Who Is Ildar Dadin and Why Are Russians Asking Where He Is?

Russian penal colony
A police officer guards the road in front of the Penal Colony 7, where in the Russian village of Segezha, December 20, 2013. Ildar Dadin was moved from the Karelian colony in December, according to authorities, however, it is still unclear where he was sent. Tatyana Makeyeva/Reuters

Social media users across Russia are demanding to know the whereabouts of imprisoned activist Ildar Dadin. The phrase "Where is Ildar Dadin" became a top trend on Russian social media on Tuesday, after Dadin's family pleaded with authorities to tell them where he is being held.

His case has become emblematic of Russia's tightening legal grasp on the freedom to protest and now reopened longstanding concerns about prison violence. Since last month, after Dadin accused his captors of persistent abuse, Russian authorities have not breathed a word about the 34-year-old activist's well-being or location in the Russian prison system to his family.

Dadin's case has been controversial since its very beginning. The opposition and LGBT rights activist was convicted in December 2015 for conducting street protests without official permission, an activity criminalized under a statute known as Article 212.1, which came into force in 2014. Dadin was the first to receive criminal punishment under the law.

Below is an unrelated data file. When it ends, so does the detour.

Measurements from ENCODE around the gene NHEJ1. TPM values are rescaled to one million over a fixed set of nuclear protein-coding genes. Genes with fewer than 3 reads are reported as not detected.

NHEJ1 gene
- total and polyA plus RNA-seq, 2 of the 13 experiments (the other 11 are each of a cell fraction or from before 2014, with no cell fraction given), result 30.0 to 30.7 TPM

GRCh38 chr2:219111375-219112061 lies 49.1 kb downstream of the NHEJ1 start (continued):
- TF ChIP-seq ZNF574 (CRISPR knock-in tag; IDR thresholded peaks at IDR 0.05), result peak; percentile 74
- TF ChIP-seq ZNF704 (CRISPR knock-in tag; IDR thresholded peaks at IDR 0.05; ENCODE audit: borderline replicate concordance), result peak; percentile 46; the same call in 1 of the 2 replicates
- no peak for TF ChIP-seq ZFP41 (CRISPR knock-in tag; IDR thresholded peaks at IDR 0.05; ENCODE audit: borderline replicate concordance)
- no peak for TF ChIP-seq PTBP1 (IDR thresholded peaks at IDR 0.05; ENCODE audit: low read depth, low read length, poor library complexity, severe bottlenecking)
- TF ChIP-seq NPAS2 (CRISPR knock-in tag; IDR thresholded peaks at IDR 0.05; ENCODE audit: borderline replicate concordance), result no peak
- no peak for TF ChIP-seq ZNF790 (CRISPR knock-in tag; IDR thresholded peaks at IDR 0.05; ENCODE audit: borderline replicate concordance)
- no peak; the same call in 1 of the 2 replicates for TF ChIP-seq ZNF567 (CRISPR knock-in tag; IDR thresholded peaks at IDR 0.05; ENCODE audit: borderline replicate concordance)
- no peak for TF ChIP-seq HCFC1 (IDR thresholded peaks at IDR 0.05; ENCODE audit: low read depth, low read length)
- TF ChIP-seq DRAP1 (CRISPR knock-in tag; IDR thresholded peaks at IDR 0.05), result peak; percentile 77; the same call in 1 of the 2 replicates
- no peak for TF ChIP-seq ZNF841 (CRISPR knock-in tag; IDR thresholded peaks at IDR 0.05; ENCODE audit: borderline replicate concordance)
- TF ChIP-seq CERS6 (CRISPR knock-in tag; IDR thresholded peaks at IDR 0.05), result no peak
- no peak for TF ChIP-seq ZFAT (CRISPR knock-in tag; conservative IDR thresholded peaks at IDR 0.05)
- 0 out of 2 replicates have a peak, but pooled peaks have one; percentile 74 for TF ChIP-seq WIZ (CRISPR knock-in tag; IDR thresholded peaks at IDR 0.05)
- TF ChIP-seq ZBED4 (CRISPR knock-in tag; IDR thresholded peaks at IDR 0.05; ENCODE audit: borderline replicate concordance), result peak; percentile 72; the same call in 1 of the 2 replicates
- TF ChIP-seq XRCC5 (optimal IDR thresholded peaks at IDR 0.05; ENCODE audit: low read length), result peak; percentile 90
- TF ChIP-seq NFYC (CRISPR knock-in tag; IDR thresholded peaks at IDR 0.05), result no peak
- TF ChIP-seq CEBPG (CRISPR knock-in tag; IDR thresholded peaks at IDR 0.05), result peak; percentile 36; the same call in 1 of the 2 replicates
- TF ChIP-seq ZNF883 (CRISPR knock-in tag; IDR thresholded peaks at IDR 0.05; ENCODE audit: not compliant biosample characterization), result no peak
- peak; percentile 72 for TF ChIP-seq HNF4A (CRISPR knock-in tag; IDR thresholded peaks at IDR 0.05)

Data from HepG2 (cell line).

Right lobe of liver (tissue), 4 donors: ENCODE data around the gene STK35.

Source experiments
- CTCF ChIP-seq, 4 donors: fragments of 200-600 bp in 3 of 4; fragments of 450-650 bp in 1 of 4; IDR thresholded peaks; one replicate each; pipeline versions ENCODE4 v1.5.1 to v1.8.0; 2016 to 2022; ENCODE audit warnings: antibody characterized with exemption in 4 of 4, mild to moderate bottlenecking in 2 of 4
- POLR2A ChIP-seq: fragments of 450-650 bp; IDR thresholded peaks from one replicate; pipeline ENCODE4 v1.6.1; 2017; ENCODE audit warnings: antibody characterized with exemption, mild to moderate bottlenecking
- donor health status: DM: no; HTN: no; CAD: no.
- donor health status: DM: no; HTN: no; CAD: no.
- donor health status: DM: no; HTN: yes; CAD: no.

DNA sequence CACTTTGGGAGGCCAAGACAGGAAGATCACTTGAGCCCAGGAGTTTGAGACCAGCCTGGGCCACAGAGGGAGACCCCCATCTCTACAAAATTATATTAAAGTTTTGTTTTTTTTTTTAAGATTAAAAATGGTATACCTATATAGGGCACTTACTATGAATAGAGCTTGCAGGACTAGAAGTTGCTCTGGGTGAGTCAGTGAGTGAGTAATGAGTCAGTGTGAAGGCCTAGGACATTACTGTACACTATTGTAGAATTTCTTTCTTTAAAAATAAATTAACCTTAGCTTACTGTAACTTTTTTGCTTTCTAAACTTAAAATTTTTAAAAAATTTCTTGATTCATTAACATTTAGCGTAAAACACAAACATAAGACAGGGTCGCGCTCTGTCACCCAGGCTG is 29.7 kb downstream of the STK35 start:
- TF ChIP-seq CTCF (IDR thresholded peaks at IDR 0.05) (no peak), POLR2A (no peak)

He was handed a three-year sentence, which was later cut to two and a half, after a Moscow court ruled in favour of his appeal. Human rights groups in Russia have repeatedly called for his release.

Dadin's story became more complicated in September 2016 when he was transferred from Moscow's Medvedkovo prison to a penal colony in Karelia region, in northwestern Russia. A letter from the Karelian colony, smuggled out by his lawyer, accused prison wardens of stark abuses, including planting razor blades on him to warrant repeated beatings and threatening him with rape to force him to end his hunger strike.

Prison authorities denied any abuse of power, saying instead that "force and special measures" were used against him when he refused to leave his cell, according to The Moscow Times .

Dadin's letter alleging mistreatment, made public in November, drew widespread focus to his well-being, prompting Amnesty International to call on the Kremlin to "end the pattern of impunity for torture and other ill treatment and investigate Ildar Dadin's appalling allegations."

Russia's Federal Penitentiary Service confirmed in December that as per Moscow's decision, Dadin had been moved from Karelia to a different facility for his safety; however, neither his lawyer nor his wife say they know where he is.

Anastasia Zotova, Dadin's wife, announced on Sunday that it had been 30 days since they were given any updates about his welfare, triggering a response from Russian liberals, which, by Tuesday, had caused a ripple effect across Russian social media.

Several high profile liberal figures including St Petersburg local representative Boris Vishnevsky and human rights activist Lev Ponomarev, have called for authorities to end Dadin's family's wait and notify them of his location. The government has not responded to the latest call from the Russian public to at least make Dadin's whereabouts public.